Abstract

Upper Triassic and Jurassic sedimentary rocks from the Wallowa terrane of northeastern Oregon and western Idaho provide a unique insight into the depositional and tectonic history of this "suspect" terrane. Within the upper 3 km of the Wallowa sedimentary section, five distinctive conglomerate intervals are interpreted to record critical stages in the evolution of the terrane.

Epiclastic conglomerates of the upper Doyle Creek Formation (upper Seven Devils Group) contain abundant clasts of coarse-grained plutonic rocks which were derived from the intrusive roots of the magmatic arc during a prolonged period of volcanic quiescence in the late Karnian and early Norian. Soon thereafter, a regionally extensive carbonate platform which was rimmed by lime sand shoals built out into the Wallowa forearc basin, as indicated by carbonate conglomerates within the Martin Bridge Limestone. Two distinctive conglomerates (Excelsior Gulch and Deadman Lake units) in the conformably overlying Hurwal Formation represent discrete sedimentary responses to Late Triassic tectonism within the Wallowa terrane. Clasts in the Excelsior Gulch conglomerate establish a provenance linkage with rocks of the Baker terrane in the early Norian, and they may be directly related to movement along shear zones which developed in the fore-arc as a response to oblique plate convergence. The coeval Deadman Lake breccia is an olistostromal megabreccia generated by tectonically induced slumping of Martin Bridge and Hurwal sediments along the shelf edge of the Wallowa fore-arc basin. The Oxfordian Coon Hollow Formation contains the youngest sedimentary rocks in the Wallowa terrane. Chert-pebble conglomerates in this unit were locally derived from an uplifted accretionary prism and deposited in a trench or lower trench-slope basin during the initial stages of terrane accretion in the early Late Jurassic.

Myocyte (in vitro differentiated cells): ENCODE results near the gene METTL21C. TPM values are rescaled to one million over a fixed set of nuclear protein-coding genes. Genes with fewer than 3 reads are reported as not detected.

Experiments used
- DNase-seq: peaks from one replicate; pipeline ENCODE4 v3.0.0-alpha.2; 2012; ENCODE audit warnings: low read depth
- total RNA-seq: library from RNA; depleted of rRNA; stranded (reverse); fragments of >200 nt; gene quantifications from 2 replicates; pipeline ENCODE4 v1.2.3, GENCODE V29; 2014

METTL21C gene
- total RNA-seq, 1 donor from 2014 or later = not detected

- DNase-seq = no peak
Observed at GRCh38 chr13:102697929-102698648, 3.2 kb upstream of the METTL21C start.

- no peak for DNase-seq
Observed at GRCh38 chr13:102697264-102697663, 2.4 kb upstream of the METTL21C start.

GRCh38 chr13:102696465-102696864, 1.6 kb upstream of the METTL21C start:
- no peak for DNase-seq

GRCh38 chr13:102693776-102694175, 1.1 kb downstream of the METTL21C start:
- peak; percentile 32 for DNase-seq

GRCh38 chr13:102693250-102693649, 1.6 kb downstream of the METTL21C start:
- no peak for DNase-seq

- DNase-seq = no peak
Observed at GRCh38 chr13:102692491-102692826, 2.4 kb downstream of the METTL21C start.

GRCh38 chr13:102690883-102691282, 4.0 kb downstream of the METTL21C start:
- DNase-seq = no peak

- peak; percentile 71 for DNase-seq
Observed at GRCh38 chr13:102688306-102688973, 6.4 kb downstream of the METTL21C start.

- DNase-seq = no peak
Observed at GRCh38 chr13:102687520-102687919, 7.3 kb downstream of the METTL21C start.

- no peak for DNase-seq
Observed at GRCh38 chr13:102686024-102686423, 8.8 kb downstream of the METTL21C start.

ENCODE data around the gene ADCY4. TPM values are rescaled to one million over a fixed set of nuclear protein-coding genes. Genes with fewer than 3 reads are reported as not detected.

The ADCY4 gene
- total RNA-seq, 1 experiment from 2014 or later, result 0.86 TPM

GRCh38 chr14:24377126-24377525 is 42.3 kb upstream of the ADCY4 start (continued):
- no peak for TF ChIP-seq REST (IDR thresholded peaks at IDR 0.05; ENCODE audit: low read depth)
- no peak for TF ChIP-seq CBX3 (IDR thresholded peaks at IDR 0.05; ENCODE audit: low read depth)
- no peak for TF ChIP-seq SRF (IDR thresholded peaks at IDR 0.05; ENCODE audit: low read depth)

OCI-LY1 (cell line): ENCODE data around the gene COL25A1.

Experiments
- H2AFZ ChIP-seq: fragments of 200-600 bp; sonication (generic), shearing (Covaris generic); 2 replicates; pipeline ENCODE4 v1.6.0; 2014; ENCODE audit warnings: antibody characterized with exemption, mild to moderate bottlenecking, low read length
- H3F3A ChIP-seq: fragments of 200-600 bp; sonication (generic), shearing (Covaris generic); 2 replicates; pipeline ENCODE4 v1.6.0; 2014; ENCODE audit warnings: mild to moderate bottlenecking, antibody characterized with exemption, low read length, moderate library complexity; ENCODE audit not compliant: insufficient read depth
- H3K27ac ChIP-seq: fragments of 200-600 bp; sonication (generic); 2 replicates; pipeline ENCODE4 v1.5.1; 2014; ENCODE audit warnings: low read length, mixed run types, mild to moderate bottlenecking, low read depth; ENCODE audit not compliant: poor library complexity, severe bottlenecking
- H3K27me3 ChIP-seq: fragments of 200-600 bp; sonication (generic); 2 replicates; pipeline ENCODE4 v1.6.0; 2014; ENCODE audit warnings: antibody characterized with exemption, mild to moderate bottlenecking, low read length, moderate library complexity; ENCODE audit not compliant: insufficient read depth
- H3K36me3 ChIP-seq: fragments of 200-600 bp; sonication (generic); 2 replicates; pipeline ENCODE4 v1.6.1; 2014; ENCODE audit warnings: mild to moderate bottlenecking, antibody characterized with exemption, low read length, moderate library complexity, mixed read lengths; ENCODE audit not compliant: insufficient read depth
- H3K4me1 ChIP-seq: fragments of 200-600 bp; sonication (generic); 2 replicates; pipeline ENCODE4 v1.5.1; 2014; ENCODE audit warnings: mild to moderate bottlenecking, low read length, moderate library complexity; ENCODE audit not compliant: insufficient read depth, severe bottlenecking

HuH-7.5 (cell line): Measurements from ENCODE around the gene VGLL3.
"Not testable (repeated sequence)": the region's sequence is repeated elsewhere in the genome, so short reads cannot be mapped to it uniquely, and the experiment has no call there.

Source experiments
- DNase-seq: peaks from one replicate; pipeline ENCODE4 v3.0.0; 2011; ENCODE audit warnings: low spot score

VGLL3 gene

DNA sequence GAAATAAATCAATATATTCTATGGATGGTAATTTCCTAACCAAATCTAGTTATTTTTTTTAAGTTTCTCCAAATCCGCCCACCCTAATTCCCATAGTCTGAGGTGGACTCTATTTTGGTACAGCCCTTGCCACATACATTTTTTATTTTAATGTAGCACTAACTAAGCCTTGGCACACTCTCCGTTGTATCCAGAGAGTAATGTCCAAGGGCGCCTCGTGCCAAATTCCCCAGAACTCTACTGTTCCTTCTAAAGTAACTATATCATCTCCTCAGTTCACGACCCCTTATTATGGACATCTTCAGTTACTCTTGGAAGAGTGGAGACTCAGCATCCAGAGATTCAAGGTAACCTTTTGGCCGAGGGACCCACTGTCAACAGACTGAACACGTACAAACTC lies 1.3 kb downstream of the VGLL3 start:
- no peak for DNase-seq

The sedimentological data presented here establish constraints on models for the tectonic evolution and accretionary history of the Wallowa terrane and provide a unique basis for comparison and correlation with other terranes, both in eastern Oregon and elsewhere in the Cordillera. These correlations, however, must consider the stratigraphic and structural complexity of modern terranes in an accretionary tectonic setting, such as the Indonesian region. Tectonic and sedimentary processes in the Solomon Islands and Sumatra fore-arc provide modern analogues for those of the Wallowa terrane.

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